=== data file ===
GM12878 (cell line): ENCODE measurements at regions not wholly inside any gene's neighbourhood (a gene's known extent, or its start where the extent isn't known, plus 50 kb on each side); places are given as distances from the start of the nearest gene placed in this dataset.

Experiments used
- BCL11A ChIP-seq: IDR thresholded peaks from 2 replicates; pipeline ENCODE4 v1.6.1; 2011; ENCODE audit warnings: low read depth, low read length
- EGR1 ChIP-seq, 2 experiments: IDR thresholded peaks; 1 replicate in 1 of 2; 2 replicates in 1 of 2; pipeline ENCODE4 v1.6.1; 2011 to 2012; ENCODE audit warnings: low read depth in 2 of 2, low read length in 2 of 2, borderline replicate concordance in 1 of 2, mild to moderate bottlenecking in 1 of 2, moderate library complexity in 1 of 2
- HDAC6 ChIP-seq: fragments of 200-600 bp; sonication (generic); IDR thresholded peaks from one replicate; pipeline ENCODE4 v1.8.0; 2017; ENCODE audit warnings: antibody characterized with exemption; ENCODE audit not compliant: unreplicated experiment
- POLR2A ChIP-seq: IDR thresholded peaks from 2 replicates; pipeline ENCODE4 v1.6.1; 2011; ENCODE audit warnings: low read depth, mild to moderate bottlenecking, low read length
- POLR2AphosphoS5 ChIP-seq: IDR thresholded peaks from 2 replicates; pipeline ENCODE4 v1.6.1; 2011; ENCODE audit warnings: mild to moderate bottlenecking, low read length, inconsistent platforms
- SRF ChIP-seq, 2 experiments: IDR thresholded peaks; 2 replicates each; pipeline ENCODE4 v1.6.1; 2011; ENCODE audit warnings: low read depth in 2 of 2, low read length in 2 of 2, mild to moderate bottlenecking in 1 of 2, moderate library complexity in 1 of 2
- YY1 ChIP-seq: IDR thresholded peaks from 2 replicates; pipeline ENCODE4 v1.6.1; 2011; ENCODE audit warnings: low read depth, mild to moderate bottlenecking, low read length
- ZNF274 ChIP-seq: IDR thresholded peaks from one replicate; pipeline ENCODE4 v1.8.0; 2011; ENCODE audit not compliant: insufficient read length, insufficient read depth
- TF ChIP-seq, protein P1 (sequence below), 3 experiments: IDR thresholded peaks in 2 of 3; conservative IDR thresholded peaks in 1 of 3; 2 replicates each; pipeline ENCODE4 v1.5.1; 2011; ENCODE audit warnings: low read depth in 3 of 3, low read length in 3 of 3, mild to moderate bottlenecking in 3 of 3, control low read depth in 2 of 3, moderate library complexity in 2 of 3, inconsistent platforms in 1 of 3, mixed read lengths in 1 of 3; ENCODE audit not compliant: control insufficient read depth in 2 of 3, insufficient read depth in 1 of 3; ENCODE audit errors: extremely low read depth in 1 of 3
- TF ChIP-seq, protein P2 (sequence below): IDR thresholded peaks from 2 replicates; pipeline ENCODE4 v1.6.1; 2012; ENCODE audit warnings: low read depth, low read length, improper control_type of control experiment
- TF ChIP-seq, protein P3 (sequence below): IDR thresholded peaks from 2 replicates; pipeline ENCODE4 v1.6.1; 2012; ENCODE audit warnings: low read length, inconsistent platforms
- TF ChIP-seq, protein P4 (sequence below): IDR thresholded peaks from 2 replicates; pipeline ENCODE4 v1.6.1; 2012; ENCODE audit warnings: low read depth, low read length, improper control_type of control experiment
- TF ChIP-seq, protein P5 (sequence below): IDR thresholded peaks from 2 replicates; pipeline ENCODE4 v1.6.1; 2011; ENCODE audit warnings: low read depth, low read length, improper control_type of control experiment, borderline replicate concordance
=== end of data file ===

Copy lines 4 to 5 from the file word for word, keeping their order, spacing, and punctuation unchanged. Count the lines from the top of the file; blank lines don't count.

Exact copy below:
- EGR1 ChIP-seq, 2 experiments: IDR thresholded peaks; 1 replicate in 1 of 2; 2 replicates in 1 of 2; pipeline ENCODE4 v1.6.1; 2011 to 2012; ENCODE audit warnings: low read depth in 2 of 2, low read length in 2 of 2, borderline replicate concordance in 1 of 2, mild to moderate bottlenecking in 1 of 2, moderate library complexity in 1 of 2
- HDAC6 ChIP-seq: fragments of 200-600 bp; sonication (generic); IDR thresholded peaks from one replicate; pipeline ENCODE4 v1.8.0; 2017; ENCODE audit warnings: antibody characterized with exemption; ENCODE audit not compliant: unreplicated experiment